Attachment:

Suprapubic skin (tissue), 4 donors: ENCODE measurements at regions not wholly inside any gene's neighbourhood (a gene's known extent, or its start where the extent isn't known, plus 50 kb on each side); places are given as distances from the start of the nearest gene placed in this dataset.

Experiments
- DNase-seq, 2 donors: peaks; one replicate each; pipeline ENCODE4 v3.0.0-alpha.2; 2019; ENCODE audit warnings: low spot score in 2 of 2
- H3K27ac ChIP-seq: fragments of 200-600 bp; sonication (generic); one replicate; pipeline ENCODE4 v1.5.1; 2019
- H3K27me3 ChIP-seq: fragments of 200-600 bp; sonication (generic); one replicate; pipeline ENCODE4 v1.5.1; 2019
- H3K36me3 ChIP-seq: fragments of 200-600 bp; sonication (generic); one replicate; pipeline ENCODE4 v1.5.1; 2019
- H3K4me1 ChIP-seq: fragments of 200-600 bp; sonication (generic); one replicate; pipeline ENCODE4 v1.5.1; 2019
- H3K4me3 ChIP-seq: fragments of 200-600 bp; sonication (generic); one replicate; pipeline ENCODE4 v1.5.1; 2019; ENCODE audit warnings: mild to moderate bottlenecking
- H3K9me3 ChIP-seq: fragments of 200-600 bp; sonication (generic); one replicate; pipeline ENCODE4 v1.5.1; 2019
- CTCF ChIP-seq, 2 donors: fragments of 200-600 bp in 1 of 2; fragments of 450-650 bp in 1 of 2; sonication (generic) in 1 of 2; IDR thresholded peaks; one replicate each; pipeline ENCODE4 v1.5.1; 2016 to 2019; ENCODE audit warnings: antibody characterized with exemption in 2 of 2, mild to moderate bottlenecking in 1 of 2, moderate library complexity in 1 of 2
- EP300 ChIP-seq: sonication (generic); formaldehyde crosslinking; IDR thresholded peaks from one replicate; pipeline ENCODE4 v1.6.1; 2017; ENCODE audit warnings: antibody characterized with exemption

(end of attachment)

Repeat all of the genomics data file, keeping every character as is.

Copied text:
Suprapubic skin (tissue), 4 donors: ENCODE measurements at regions not wholly inside any gene's neighbourhood (a gene's known extent, or its start where the extent isn't known, plus 50 kb on each side); places are given as distances from the start of the nearest gene placed in this dataset.

Experiments
- DNase-seq, 2 donors: peaks; one replicate each; pipeline ENCODE4 v3.0.0-alpha.2; 2019; ENCODE audit warnings: low spot score in 2 of 2
- H3K27ac ChIP-seq: fragments of 200-600 bp; sonication (generic); one replicate; pipeline ENCODE4 v1.5.1; 2019
- H3K27me3 ChIP-seq: fragments of 200-600 bp; sonication (generic); one replicate; pipeline ENCODE4 v1.5.1; 2019
- H3K36me3 ChIP-seq: fragments of 200-600 bp; sonication (generic); one replicate; pipeline ENCODE4 v1.5.1; 2019
- H3K4me1 ChIP-seq: fragments of 200-600 bp; sonication (generic); one replicate; pipeline ENCODE4 v1.5.1; 2019
- H3K4me3 ChIP-seq: fragments of 200-600 bp; sonication (generic); one replicate; pipeline ENCODE4 v1.5.1; 2019; ENCODE audit warnings: mild to moderate bottlenecking
- H3K9me3 ChIP-seq: fragments of 200-600 bp; sonication (generic); one replicate; pipeline ENCODE4 v1.5.1; 2019
- CTCF ChIP-seq, 2 donors: fragments of 200-600 bp in 1 of 2; fragments of 450-650 bp in 1 of 2; sonication (generic) in 1 of 2; IDR thresholded peaks; one replicate each; pipeline ENCODE4 v1.5.1; 2016 to 2019; ENCODE audit warnings: antibody characterized with exemption in 2 of 2, mild to moderate bottlenecking in 1 of 2, moderate library complexity in 1 of 2
- EP300 ChIP-seq: sonication (generic); formaldehyde crosslinking; IDR thresholded peaks from one replicate; pipeline ENCODE4 v1.6.1; 2017; ENCODE audit warnings: antibody characterized with exemption